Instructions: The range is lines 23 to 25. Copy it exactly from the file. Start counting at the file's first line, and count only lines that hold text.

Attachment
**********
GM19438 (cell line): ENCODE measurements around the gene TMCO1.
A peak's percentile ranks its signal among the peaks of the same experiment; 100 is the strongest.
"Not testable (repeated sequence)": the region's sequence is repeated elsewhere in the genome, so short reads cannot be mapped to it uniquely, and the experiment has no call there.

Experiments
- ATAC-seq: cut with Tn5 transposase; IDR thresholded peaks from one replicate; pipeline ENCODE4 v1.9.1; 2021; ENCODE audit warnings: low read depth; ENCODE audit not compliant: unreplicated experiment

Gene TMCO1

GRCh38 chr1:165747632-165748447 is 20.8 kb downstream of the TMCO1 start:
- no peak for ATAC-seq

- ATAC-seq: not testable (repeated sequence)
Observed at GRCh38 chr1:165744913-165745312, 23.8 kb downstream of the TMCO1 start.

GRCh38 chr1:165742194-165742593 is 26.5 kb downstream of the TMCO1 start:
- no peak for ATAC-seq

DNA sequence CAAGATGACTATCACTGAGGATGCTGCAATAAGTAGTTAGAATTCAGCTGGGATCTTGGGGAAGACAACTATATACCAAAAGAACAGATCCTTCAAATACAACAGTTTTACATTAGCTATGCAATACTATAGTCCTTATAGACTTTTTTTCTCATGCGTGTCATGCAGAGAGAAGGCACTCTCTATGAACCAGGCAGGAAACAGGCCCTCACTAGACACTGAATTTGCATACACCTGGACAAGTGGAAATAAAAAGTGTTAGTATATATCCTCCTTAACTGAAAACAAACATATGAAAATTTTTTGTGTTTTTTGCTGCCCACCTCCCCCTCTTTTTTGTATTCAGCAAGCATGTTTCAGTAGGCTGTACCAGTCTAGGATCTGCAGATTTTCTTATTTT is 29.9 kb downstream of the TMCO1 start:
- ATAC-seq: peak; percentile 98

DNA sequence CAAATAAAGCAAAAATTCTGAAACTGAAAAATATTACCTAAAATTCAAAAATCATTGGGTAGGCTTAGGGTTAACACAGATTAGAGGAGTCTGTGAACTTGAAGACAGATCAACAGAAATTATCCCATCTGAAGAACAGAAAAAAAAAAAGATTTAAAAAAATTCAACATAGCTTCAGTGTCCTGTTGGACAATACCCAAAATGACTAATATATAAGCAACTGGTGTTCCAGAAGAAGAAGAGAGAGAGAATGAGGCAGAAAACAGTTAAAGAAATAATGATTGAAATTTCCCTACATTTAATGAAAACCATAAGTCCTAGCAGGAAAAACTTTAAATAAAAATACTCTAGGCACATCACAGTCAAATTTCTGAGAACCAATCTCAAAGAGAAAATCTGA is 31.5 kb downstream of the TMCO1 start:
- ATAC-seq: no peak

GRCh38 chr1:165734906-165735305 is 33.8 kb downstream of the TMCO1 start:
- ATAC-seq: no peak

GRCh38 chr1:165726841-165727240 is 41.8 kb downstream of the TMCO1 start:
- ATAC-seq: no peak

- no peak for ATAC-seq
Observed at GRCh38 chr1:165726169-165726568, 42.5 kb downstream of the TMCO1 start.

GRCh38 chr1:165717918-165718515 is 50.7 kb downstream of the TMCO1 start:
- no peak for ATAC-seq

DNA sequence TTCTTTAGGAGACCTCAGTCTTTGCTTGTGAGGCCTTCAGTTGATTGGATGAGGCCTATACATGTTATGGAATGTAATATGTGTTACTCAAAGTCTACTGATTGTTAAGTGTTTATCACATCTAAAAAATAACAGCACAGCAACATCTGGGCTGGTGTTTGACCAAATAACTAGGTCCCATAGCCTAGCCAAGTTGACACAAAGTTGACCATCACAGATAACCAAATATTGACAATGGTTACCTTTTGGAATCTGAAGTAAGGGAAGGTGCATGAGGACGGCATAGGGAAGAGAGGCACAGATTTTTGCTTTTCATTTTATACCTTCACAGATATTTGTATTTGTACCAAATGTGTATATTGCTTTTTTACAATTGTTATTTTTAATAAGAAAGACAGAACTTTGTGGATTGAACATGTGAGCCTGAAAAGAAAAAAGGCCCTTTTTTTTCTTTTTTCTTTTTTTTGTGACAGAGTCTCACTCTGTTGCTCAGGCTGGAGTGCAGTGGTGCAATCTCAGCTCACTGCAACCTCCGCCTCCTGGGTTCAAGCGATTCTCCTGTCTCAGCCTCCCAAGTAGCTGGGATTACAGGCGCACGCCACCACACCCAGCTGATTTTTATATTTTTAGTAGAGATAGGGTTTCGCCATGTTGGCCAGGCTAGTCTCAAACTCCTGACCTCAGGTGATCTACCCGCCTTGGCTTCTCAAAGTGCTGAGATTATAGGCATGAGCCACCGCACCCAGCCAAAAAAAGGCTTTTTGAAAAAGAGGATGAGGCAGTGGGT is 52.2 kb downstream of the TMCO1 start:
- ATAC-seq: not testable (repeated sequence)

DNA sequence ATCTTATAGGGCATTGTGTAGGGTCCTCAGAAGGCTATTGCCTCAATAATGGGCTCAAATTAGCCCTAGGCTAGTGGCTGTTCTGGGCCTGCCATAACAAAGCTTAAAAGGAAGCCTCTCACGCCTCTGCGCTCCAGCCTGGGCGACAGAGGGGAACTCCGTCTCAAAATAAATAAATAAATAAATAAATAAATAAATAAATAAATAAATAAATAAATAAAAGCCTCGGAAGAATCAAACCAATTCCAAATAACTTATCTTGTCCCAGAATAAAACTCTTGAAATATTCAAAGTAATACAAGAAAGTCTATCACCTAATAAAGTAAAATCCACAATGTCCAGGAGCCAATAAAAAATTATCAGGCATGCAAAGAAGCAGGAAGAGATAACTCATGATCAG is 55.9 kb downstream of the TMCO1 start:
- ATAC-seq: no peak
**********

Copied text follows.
GRCh38 chr1:165717918-165718515 is 50.7 kb downstream of the TMCO1 start:
- no peak for ATAC-seq

DNA sequence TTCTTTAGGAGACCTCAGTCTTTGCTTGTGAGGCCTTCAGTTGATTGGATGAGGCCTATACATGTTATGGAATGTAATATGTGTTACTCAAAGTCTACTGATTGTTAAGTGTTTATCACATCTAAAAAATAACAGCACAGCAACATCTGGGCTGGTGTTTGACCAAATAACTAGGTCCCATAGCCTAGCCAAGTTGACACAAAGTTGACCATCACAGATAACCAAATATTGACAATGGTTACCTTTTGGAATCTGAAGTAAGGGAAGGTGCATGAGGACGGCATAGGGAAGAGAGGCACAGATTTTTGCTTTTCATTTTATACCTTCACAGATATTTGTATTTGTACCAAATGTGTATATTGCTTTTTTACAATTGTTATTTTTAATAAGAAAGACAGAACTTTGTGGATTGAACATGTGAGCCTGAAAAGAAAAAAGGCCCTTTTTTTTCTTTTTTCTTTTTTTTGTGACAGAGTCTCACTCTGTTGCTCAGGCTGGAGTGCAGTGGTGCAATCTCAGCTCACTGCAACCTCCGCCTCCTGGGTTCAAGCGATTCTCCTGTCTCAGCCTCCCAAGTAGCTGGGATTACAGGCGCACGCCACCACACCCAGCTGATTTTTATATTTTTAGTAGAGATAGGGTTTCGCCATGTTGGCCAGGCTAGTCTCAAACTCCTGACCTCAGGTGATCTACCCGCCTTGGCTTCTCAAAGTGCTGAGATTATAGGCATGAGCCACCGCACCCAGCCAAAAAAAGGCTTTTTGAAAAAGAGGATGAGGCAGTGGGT is 52.2 kb downstream of the TMCO1 start: